Brek Shea has been one of the most polarizing figures in American soccer over the last few years.
Shea, who starred for FC Dallas in 2011 when he scored 11 goals, has had a rough go of it recently, but he has shown on occasion that he is still the player he once was when he first jumped on to the national team radar.
Now 24 and back at Stoke City as a result of a loan spell cut short at Barnsley because of an incident with the club's fans a week ago, Shea needs somewhere to play consistently.
Shea was getting time on the pitch for the Tykes, but he wasted that opportunity in a matter of seconds.
There is no doubt that the left winger has a chance to become one of the faces of the United States men's national team in time for the 2018 FIFA World Cup, but he also has the same odds of fading away and becoming a player that isn't mentioned in the national team conversation.
Shea's lasting impact with the Yanks came at the 2013 CONCACAF Gold Cup as he scored the game-winning goal off of the bench in the final against Panama.
When he has appeared for the United States, Shea has been used as a substitute to provide a spark off the bench due to his lack of match fitness.
Shea, who has suffered the same fate at Stoke as Maurice Edu, needs a place to hone his craft and the Britannia Stadium is clearly not the place where that will happen.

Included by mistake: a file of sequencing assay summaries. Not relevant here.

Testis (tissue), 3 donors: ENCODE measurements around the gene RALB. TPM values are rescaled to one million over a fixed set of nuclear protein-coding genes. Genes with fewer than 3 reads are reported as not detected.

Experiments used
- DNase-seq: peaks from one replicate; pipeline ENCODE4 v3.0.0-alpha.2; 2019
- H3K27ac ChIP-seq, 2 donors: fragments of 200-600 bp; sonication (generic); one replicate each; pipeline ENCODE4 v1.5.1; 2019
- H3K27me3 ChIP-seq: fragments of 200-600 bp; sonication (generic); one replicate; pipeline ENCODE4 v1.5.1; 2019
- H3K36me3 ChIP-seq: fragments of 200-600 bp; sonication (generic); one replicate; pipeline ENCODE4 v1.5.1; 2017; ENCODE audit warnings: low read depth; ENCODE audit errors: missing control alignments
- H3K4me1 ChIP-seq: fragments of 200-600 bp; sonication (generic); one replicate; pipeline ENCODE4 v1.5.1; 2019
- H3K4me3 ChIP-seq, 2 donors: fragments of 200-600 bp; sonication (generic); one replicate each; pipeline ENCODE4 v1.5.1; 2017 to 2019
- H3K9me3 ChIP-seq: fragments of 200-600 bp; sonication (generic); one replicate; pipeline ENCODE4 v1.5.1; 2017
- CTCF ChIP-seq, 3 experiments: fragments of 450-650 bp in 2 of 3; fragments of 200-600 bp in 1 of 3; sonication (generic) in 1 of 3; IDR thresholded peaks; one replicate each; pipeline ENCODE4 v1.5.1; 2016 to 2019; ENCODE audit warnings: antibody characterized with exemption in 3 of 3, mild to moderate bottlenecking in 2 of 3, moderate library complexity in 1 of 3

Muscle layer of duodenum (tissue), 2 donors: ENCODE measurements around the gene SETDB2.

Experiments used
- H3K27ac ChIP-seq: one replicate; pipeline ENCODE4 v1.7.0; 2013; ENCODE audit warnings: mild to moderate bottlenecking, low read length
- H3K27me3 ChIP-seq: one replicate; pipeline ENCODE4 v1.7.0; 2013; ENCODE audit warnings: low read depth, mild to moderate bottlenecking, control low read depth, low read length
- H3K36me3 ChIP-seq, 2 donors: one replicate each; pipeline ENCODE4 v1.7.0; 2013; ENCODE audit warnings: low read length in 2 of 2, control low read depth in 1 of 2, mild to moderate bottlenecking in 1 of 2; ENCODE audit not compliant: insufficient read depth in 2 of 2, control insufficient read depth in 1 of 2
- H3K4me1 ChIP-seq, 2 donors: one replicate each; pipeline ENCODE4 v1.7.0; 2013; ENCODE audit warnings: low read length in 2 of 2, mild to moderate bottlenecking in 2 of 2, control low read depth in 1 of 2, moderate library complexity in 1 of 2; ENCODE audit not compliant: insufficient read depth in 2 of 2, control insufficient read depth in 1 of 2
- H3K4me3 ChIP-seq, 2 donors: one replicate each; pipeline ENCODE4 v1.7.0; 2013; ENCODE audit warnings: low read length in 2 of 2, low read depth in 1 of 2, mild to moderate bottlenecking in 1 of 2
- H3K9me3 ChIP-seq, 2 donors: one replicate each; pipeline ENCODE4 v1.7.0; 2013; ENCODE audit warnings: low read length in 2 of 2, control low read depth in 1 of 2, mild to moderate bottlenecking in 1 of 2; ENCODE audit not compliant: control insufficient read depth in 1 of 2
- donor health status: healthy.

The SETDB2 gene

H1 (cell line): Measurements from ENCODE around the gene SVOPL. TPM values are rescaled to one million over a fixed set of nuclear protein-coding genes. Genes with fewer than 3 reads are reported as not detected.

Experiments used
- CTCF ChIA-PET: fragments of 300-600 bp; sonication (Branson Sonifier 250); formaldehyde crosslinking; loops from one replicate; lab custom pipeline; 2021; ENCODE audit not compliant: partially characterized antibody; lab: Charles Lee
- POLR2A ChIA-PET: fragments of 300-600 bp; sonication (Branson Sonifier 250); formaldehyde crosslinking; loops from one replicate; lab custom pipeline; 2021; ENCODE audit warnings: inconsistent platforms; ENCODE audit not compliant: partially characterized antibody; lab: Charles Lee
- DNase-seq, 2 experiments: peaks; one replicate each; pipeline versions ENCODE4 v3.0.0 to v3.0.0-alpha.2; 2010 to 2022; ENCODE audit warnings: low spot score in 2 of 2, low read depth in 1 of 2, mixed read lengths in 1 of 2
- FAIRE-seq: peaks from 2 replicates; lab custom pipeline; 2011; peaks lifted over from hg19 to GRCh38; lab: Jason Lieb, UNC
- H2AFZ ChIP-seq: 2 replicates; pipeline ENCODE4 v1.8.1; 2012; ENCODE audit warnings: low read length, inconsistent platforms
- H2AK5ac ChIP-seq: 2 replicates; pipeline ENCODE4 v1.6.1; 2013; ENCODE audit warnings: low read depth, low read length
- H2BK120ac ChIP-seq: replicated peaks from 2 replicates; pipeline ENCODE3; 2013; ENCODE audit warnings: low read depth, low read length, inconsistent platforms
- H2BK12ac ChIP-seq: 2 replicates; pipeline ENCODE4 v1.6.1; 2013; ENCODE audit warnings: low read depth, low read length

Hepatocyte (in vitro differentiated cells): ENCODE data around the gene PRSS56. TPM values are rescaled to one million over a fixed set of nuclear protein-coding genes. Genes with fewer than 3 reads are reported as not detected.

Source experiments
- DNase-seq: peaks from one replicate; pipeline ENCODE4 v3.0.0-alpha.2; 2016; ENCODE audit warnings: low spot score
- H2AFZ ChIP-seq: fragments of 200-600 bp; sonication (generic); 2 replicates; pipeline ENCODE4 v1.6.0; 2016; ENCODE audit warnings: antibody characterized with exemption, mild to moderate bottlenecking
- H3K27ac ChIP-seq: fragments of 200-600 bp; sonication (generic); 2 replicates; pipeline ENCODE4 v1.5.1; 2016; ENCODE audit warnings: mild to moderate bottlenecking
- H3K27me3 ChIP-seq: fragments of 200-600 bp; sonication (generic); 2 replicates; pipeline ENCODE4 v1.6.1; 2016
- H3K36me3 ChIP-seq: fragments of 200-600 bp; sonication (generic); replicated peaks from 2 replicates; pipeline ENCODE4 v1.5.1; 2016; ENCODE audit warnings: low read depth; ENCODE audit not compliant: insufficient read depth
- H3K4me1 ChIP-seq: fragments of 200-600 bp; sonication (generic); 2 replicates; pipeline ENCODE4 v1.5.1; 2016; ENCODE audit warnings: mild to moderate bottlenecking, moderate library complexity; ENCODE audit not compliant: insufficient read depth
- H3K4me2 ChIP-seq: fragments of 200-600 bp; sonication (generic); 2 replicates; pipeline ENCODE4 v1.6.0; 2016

If Shea were to become a consistent first-team member of the Potters' squad, it would've happened by now, like it has with defender Geoff Cameron.
A move down to the Championship, where other Americans like Tim Ream, Danny Williams and Eric Lichaj have found success, is a reasonable option but so would a move back to Major League Soccer.
As we saw in the first week of the 2014 MLS season, moving back to the States for potential national-team playing time was the right decision for players like Edu and Michael Parkhurst. The long-awaited debut of Michael Bradley for Toronto FC comes on Saturday.
Shea saw plenty of success as a young player with FC Dallas and the quality is there in the league for the 24-year-old to improve his play and catch the eye of United States manager Jurgen Klinsmann.
Moving back to MLS may actually be the best decision for Shea's national-team fate based on how poorly the European-based fringe players performed against Ukraine earlier this month.
It has been made clear by Klinsmann's selection process over the last few years that he is not afraid to give players in the MLS a chance to shine for the national team and that is what Shea will get if he moves back stateside.
While it may not be the best option in his mind at this point in his career, it would be wise of Shea to consider a move back home during the summer to resurrect a career that is beginning to go south fast.
There is no doubt that Shea will be coveted by many clubs in the league and if he performs well, he could even become a designated player in the near future. However, whether he is ready to cut his losses in Europe after two years into his overseas excursion remains to be seen.
Follow Joe on Twitter, @JTansey90.